Review: ArmA: Armed Assault

Do you like wargames? If you're nodding your head, ArmA might be the game for you...

Okay. Hands up who played Operation: Flashpoint. Three of you? Is that all?

For those of you who weren’t those three people, Flashpoint was, in some minds, the war game to end all wargames. An FPS where you played a soldier, not a super soldier. Bullets hurt, your enemy was cunning and accurate. You needed to use tactics, terrain and vehicles to their full extent just to stay alive long enough to take one shot.

Now, after after letting the O:FP community stew in its collective juices for seven years, comes ArmA:Armed Assault, The ‘spiritual succesor’ to Flashpoint. Taking a dated, but incredibly detailed and optimistic game and making it all spick, span and DX9 compliant.

So what we have is a vast (the game world covers more than 400 sqare kilometers, all of which is available to the player), varied, detailed, challenging, squad-based first-person shooter that will make all of your Apocalypse Now-themed fantasies come to life…

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Well, almost. Firstly, ArmA is pretty. Very pretty. The (fictional) Pacific island of Sahrani is a sight to behold. The single-player campaign will see you storming cities on foot, holding beacheads, attacking convoys in an Apache Gunship, sabotaging enemy supplies in the dead of night and a wealth of other experiences, all guaranteed to leave you with a grin the size of Bedfordshire.

ArmA is also very hard to get to grips with. It requires a play style completely different to what the average gamer is accustomed to. This is not a criticism, but it must be mentioned. Go running in to enemy positions like some foliage-decked nutcase and you’ll be churned into mincemeat again and again and again. Play strategically, take your time and command your squad effectively and you’ll be standing victorious on a field of glory in no time.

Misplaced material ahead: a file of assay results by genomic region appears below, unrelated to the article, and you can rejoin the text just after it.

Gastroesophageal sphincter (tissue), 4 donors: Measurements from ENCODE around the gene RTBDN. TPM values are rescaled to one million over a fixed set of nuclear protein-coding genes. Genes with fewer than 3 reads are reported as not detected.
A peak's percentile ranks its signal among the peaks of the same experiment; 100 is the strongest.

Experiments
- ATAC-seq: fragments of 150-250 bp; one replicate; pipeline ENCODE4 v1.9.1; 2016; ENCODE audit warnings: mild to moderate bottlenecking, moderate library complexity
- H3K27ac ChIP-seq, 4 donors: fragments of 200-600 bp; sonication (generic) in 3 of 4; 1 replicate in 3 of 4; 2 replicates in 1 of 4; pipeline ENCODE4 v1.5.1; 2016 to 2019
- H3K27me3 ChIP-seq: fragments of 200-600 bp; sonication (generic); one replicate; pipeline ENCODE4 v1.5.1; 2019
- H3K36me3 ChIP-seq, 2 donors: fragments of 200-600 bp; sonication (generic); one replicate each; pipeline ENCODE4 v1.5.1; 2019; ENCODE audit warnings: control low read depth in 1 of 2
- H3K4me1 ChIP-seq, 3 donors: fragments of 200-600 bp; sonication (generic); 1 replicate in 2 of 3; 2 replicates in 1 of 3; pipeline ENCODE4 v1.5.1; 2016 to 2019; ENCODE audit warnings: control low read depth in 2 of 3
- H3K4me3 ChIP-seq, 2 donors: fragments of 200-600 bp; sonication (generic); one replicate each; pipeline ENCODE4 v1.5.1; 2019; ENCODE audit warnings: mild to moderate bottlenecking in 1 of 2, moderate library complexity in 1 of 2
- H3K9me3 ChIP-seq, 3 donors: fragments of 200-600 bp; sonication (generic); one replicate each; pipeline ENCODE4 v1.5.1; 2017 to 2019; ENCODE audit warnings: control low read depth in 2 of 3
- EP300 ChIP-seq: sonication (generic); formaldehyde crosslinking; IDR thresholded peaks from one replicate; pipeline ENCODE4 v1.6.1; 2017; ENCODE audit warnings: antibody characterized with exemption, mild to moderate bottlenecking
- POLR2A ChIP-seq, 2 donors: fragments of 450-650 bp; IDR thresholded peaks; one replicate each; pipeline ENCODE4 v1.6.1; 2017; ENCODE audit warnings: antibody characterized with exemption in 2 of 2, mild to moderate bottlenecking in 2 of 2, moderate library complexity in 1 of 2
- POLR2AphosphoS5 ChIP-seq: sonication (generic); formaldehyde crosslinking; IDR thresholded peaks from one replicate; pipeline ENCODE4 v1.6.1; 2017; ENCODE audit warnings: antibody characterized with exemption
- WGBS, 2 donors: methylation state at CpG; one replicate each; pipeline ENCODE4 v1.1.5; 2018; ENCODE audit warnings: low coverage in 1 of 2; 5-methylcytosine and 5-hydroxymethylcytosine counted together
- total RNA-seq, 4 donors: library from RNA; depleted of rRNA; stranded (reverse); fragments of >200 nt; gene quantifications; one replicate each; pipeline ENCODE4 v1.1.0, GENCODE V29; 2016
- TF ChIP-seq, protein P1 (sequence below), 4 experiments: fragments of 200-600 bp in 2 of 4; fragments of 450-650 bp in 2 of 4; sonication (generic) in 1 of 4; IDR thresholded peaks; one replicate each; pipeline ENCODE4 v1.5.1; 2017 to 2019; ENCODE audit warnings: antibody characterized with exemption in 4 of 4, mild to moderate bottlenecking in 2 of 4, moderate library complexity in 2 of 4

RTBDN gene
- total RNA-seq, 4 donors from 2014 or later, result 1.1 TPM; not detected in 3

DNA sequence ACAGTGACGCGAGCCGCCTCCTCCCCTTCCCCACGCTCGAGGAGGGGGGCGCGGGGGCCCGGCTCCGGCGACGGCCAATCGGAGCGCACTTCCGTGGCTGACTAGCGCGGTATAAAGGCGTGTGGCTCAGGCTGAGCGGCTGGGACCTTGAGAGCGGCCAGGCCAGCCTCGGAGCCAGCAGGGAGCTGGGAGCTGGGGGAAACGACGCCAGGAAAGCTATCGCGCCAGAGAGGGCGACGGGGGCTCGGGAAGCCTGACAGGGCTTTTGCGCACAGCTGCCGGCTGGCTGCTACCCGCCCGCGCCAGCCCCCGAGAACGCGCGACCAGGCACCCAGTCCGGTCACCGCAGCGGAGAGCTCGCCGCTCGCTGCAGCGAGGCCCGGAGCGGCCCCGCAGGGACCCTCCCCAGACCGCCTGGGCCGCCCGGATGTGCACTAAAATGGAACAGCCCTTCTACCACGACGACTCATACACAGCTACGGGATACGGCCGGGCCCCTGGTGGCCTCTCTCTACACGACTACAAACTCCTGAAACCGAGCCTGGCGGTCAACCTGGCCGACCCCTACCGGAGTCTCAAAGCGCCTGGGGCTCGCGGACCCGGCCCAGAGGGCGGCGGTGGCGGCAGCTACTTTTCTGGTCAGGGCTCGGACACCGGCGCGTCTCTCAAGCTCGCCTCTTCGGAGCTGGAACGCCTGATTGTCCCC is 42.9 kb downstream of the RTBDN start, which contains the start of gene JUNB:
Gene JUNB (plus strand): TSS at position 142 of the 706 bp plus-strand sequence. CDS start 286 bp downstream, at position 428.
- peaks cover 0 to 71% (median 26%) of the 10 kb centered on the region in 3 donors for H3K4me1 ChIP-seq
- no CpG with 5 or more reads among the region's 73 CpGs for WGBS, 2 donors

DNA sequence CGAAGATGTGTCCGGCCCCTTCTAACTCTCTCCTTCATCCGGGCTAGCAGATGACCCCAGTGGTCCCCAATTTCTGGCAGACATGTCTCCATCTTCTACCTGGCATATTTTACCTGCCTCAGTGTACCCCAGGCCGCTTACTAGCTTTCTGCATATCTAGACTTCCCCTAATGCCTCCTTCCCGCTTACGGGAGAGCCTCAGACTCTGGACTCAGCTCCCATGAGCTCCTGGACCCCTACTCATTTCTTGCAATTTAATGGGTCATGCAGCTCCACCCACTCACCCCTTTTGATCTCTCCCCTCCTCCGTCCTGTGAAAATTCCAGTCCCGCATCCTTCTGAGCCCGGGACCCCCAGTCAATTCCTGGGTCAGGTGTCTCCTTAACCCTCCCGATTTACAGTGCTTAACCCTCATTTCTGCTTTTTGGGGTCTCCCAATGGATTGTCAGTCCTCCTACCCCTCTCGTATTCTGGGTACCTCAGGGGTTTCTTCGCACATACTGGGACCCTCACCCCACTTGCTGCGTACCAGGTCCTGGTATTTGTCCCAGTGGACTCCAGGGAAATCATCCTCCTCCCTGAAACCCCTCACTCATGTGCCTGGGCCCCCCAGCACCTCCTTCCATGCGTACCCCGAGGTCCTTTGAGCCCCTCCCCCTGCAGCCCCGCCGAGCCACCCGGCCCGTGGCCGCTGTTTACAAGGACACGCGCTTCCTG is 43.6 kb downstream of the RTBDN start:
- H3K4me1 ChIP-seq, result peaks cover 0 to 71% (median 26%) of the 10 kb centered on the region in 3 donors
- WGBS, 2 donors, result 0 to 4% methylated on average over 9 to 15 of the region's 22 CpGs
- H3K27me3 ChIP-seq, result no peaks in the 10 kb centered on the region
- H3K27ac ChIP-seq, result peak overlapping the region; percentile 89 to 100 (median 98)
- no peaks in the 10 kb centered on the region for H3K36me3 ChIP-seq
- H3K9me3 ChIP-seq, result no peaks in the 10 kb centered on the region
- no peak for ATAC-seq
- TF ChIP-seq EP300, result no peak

All this sound a bit too good to be true?

Sorry, but it is. ArmA, while optimistic, deep and challenging, has the most insane AI I have ever witnessed. You will be leading your squad over a field, only for your your team-mates to decide that a circling seagull presents a sizeable threat and proceed to hit the dirt… then refuse to get up under any circumstances, leaving you no choice but to storm that enemy city on your own.

You will be transported to mission locations by AI drivers…who will suddenly decide that the woods to the left look very inviting, hurling your APC into a nearby tree and promptly get stuck. Leaving you the choice of reloading the game or walking the 20km to your objective.

Couple this psychotic AI behaviour with plethora of game bugs and you can sometimes have a very frustrating experience. Readers should note however, that the most recent patch has fixed most, but not all of these issues. Bugs and AI glitches still annoy, but nowhere near the mind-baffling madness of the initial release copy.

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Worth mentioning is the in-game mission editor. Using this tool, users are free to create any number of missions, both for solo play and for multiplayer. It is the inclusion of this feature and the sheer amount of possibilities it offers for the casual gamer that elevates ArmA from being just an enjoyable distraction, to a damn great game. I’ve lost track of the number of hours I’ve spent populating the game world with civilians and soldiers, just to fly around in a helicopter, raining death upon all i survey. Couple this power with the variety of vehicles, weapons and general mods available on the internet and you have almost unlimited possibilities for fun.

To finish off, ArmA is a great, albeit flawed game. With the bugs and glitches being gradually ironed out by the keen development staff, as well as the growing (and already huge) modding community, ArmA is definitely a game you should consider picking up.